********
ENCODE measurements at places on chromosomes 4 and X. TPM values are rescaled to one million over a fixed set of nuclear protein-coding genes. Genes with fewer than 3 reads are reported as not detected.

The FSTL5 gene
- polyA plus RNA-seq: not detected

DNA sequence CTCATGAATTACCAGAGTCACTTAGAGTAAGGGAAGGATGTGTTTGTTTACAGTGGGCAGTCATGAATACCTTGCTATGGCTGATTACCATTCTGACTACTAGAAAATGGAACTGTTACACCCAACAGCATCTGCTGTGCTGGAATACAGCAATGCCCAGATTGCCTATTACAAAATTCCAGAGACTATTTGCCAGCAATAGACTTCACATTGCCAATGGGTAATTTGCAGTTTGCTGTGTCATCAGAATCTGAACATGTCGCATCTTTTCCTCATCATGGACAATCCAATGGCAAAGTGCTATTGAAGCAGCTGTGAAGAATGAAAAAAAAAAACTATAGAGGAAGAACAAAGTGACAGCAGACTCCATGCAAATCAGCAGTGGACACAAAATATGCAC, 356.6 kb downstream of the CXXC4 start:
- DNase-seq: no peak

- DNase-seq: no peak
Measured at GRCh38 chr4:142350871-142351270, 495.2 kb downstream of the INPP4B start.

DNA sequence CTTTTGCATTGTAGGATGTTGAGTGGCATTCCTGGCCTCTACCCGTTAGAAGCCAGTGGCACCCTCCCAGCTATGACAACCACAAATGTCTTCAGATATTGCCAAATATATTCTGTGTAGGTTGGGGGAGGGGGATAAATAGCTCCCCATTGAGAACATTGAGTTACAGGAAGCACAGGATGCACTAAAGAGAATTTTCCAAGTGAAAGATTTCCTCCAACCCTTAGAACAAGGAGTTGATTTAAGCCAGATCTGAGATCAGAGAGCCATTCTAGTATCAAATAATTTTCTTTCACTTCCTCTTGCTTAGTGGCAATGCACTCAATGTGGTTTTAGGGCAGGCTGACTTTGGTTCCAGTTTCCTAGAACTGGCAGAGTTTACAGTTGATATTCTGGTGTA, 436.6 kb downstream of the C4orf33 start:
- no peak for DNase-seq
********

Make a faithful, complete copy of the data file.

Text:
ENCODE measurements at places on chromosomes 4 and X. TPM values are rescaled to one million over a fixed set of nuclear protein-coding genes. Genes with fewer than 3 reads are reported as not detected.

The FSTL5 gene
- polyA plus RNA-seq: not detected

DNA sequence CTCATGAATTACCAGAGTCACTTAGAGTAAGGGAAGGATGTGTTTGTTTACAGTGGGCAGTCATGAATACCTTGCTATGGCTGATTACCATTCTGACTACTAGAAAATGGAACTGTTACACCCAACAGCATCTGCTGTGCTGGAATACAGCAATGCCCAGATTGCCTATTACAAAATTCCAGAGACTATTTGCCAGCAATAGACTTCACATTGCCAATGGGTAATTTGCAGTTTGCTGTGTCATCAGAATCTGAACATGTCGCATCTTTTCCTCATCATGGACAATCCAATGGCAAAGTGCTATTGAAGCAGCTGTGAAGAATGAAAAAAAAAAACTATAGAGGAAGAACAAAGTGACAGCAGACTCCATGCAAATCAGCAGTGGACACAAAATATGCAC, 356.6 kb downstream of the CXXC4 start:
- DNase-seq: no peak

- DNase-seq: no peak
Measured at GRCh38 chr4:142350871-142351270, 495.2 kb downstream of the INPP4B start.

DNA sequence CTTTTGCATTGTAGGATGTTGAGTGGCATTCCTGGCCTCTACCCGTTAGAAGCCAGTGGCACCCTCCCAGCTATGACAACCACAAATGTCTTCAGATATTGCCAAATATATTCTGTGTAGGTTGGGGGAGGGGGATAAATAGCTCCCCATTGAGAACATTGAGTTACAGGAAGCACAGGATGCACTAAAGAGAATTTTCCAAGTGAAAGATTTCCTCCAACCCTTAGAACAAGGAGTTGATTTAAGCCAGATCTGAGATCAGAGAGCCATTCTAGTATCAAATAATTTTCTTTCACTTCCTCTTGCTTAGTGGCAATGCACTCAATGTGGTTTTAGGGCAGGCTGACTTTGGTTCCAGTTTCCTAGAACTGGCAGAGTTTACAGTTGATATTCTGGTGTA, 436.6 kb downstream of the C4orf33 start:
- no peak for DNase-seq